R and I went out for the day today – a lovely walk around a beautiful part of the Cotswolds, we thought, would be just the thing. The morning did not go well.
We began at NT Sherborne, which was very disappointing. Once it’s explained to you that you’re not allowed anywhere near the Brook because of important wildlife habitats, the ban is understandable, if frustrating; but in my opinion they should make it clear on their web site. The bits of the estate you can walk around are quite boring, and feel somehow oddly barren, though it may be nicer at the weekends when the Lodge area of the park is open. On the plus side, the village shop and café is nice, but that didn’t really justify a forty minute drive to get there.
Never mind, we said – we’ll just swing round the corner and take a stroll through Bourton on the Water. It’ll be busy at this time of year, of course, but probably not madly so because it’s not yet the school holiday. The number of coaches in the car park dropping off and picking up school parties put paid to that little fantasy, and when we arrived in the middle of the village it was hell on a stick. We stayed long enough for me to introduce R to the joy of Winstone’s ice cream, and then left.
Driving rather sadly back towards home, R asked if I wanted to push straight through to Croome, and I immediately agreed and cheered up; but then I realised that we had just passed the turn to Sezincote, which I visited last summer, but where R had never been – so I suggested we went there instead. Given the disappointments of the earlier part of the day, I must admit that I was a little twitchy as we walked up the drive, in case he didn’t like it, but he took one look at the house and laughed in delight at its mad wonderfulness.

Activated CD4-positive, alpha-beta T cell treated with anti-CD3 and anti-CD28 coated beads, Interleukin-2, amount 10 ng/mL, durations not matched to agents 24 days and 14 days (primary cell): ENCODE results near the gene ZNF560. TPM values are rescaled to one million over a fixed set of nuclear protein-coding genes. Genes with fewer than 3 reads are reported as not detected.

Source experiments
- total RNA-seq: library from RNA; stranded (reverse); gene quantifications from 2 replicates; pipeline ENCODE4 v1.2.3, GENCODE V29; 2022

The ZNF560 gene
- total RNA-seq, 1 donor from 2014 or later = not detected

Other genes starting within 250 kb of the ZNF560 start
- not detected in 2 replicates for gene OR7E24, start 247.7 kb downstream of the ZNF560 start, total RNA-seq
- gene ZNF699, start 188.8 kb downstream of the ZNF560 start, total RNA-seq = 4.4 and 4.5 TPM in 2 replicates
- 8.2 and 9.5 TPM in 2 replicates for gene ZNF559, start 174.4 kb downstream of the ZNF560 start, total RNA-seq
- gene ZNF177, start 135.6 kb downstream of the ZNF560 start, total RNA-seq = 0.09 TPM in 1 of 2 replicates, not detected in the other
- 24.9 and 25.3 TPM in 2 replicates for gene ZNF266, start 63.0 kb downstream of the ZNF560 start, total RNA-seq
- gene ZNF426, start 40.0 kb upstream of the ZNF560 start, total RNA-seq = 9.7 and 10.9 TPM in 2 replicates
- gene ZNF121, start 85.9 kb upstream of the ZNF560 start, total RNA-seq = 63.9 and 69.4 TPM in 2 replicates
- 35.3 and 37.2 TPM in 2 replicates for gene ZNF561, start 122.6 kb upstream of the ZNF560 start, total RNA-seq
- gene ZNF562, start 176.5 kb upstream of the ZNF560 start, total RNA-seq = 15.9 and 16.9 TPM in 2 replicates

We had tea and cake (the best cake – trust me) and then strolled around the lovely garden, stopping for a while to watch dragonflies hunting over the largest of the ponds. It was while I was on the trail of a fabulous Brown Hawker (which doesn’t sound all that enticing, but please trust me again – he was freshly handsome, and was glowing russet in the bright afternoon sunshine) that I happened on an enormous clump of astrantia in a patch of dappled shade, and thought they would make a nice image. I’m pleased with the way this came out, largely because the light was good, but also because of the shallow depth of field and the nice bokeh that come from using the 100-400 fully extended at close quarters.
This lens wouldn’t be my first choice for recording architecture, but it did also give me the elements of a fairly decent panorama (six portrait shots, stitched in Lightroom), showing the side of the house and the lovely curved orangery they use as a tea room. I would like to place on record here my sincere thanks to Sezincote for rescuing our day and sending us home happy. Given that R fell as deeply for its charms as I already had, I’m sure this won’t be our last visit.